EN388:2016, What You Need To Know

Basic Overview

  • The new EN 388 shield pictogram can reflect up to 6 separate mechanical performance measures.
  • These ratings include complementary scores for cut performance: the original Blade Cut test score (rating position 2) and the new EN ISO Cut Resistance score (rating position 5).
  • In instances where gloves have not been tested with the Blade Cut method or where this test is not applicable to that style (because blade dulling has occurred), the letter X can be used instead of a rating.

Previously, there was a 4-character performance rating, as below:

Position 1 - Abrasion Resistance
Position 2 - Blade Cut Resistance
Position 3 - Tear Resistance
Position 4 - Puncture Resistance

In the new version, Abrasion, Tear, and Puncture stay the same, but Cut Resistance moves to a letter rating from A to F and appears at position 5. Manufacturers have a set amount of time to roll over to the new system, so some gloves may not change. If a manufacturer is choosing to update, you will see an 'X' where you would previously have seen the Cut Resistance number. This means that the company is choosing to only report under the new Cut Resistance test because a dulling effect occurs during the Coup Test, so it's not a true indicator of cut resistance under the new standard.

You should also see a character at position 6, this is your impact rating. It will either be a P for Pass, or an F for fail, or X for Not Tested. 

So, the new performance rating is:

Position 1 - Abrasion Resistance
Position 2 - Cut Resistance (Coup Test*)
Position 3 - Tear Resistance
Position 4 - Puncture Resistance
Position 5 - Cut Resistance (TDM-100 Test/EN ISO Cut Resistance Test**)
Position 6 - Impact Resistance


Gloves using the old EN388 standard may continue to be sold, because there is a 2 year compliance period. If you require impact or cut protection and your gloves don't show the updated markings, please ensure that you refer to the manufacturer specification sheet to ensure you are using the best possible glove for your situation.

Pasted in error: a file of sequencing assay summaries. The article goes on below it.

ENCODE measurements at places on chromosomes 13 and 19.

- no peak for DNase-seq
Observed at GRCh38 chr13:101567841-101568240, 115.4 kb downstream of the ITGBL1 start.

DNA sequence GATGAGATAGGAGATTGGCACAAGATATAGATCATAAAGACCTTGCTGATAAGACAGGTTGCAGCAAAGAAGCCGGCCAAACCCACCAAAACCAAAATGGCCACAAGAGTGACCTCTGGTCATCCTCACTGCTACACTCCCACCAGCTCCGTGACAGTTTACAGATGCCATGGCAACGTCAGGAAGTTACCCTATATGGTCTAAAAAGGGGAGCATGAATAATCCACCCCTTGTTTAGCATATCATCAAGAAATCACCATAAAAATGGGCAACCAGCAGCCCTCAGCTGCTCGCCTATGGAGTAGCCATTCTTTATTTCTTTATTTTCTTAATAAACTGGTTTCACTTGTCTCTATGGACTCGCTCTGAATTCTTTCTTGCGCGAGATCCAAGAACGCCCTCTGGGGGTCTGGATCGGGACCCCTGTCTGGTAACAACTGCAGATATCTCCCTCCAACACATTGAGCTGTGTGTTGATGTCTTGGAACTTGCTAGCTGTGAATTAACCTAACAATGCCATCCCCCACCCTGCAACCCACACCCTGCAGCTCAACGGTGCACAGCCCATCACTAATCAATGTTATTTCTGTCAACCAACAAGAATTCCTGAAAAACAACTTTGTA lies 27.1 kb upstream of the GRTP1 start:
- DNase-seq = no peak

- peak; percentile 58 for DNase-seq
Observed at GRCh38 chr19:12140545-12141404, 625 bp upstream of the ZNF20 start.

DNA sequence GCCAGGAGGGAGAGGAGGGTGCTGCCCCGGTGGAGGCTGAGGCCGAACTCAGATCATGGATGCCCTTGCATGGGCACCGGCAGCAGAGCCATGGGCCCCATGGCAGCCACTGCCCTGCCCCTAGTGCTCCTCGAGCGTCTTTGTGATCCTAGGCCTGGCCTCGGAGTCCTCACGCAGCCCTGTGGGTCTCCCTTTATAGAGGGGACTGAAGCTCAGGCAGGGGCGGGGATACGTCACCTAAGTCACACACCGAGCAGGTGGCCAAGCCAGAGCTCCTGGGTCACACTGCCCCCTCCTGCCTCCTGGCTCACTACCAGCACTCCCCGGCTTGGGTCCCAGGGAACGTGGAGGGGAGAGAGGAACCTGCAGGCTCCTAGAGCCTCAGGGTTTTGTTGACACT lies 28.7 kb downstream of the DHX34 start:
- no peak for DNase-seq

Testing Methods:

The new EN388 standard changes with the formal inclusion of the ISO 13997 cut test method. It is similar to the ASTM F2992-15 test method and is also known as the TDM-100 Test. The TDM machine uses vertical force and a sliding blade, whereas the Coup test uses a rotating and linear blade movement with a fixed load. The Coup Test would produce a quickly dulling blade when testing yarns with high levels of steel fibres and glass, so could provide unreliable scores.

*Coup Test: In this test, a circular rotary blade moves back and forth with a defined force (5 newtons) on the test object until the blade breaks through the material. The sharpness of the blade is then measured against a cotton reference material. The result is displayed as an index value calculated first from the cycle count it took to cut through the cut-resistant material and then the reference material.

**TDM-100 Test/EN ISO Cut Resistance Test: In this text, a sliding blade and different weights are used. EN ISO Cut Resistance is graded A-E in newtons, as below:

EN388 Rating     

Range (Newtons)     

Converted Range (grams)     

ANSI/ISEA 105 Level     

Range (grams)


2 - 4.9

204 - 508


200 - 499


5 - 9.9

509 - 1019


500 - 999


10 - 14.9

1020 - 1529


1000 - 1499


15 - 21.9

1530 - 2242


1500 - 2199


22 - 29.9

2243 - 3058


2200 - 2999





3000 - 3999



Ansell  - NEW EN 388:2016 Glove Marking Examples


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